Since Friday magazine - and Bouquet of the Week - was launched, I have received several nominations from pupils. They are always touching and often reveal children's feelings about adults and schools. "Mrs Jones is always kind and she never moans," writes the typical seven-year-old who wants to thank his favourite teacher.
This week's unsung hero of the classroom is Andy Blackwood, head of Year 11 at Budmouth Technology College in Weymouth, Dorset, who is nominated by student Hannah Jones. She writes frankly about the difference he has made to her life and progress through school.
"Without him, I really don't think I'd have made it through the past two years. A lot of people respect and trust him and I've never known him not to treat students equally."
Hannah, who was enduring GCSE exams this week, says: "We always turn to Mr Blackwood for help...all Year 11 will dearly miss him when we leave."
Andy Blackwood was quite emotional when he learned that a pupil had written to us. He joined the school as a newly-qualified maths graduate from Exeter University 13 years ago and has been year head of Hannah's peer group for the past five years.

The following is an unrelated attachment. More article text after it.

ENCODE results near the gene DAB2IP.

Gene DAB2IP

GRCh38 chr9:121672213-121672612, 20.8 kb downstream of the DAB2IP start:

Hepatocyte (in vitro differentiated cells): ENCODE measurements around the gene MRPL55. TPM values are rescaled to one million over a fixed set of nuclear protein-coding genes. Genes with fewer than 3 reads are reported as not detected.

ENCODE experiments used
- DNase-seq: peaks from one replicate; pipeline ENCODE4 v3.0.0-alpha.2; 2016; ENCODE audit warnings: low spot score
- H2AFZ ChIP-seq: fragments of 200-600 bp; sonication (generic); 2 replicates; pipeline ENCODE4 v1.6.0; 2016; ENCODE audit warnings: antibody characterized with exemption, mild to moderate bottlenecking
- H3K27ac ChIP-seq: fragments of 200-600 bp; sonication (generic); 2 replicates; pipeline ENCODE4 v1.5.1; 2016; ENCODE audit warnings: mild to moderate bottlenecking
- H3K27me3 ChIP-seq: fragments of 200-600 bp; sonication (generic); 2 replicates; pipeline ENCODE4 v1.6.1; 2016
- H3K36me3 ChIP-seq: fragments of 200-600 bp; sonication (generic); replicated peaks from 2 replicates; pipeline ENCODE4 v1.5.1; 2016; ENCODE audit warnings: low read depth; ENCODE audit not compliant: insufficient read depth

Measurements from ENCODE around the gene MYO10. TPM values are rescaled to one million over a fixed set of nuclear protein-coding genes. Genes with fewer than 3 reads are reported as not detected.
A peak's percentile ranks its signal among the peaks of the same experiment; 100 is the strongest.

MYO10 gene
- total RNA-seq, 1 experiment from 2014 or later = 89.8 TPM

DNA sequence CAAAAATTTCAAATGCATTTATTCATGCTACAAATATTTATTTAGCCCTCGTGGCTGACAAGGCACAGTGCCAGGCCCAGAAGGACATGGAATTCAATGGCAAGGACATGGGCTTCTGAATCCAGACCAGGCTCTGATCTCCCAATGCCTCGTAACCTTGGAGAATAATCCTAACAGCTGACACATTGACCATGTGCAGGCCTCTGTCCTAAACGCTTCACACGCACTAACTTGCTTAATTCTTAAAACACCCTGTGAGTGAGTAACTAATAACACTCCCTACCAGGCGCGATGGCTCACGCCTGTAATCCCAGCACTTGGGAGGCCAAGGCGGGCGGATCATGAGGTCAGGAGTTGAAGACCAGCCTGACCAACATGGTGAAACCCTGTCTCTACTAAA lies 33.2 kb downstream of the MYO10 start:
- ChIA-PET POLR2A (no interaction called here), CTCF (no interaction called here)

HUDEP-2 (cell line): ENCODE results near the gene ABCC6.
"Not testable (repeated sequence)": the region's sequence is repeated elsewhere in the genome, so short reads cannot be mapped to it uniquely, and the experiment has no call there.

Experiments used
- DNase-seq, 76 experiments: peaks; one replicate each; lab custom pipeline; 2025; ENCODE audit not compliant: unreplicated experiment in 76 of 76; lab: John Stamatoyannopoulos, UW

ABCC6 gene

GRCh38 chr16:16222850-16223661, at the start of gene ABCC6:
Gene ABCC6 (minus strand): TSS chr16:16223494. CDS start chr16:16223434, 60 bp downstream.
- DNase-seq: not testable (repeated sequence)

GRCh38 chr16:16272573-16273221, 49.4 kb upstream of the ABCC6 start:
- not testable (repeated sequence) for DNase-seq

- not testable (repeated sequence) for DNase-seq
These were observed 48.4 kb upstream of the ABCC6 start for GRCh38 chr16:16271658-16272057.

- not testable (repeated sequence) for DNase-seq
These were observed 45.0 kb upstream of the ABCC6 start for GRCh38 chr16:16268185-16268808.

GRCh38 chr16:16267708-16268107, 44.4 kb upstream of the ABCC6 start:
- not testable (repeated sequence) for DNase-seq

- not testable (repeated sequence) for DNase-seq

"The kids here are smashing to work with - they're friendly and open and tell me things they wouldn't tell another adult. I remember some being very timid when they started and now they're confident young people."
It's the pastoral side of his job that gives him the most satisfaction. "I enjoy teaching children, rather than teaching maths...I would be just as happy teaching history or French."
Teaching on the Dorset coast has other bonuses for Andy who has a young family and loves sailing. Even so, he's got the usual worries about his career and that, at 35, he may have been at the same school too long - although we know his pupils would disagree.
It's easy to say: don't worry about job prospects, so long as you're enjoying life. But - and it's a big but - the pressure is on teachers to initiate their own career moves. Guidance for them is thin on the ground.
Our career development pages focus on the fact that two-thirds of the profession is now over 40. Ageism is a serious matter and for a profession with low self-esteem we don't need people to feel they've missed the boat if they're not a deputy by their late 30s and a head by their early 40s. Pages 20-27 are full of advice and reassurance.
Bouquet of the Week is given in association with Marks amp; Spencer. Names, please, on a postcard - and why to Sarah Bayliss, The TES, Admiral House, 66-68 East Smithfield, London E1 9XY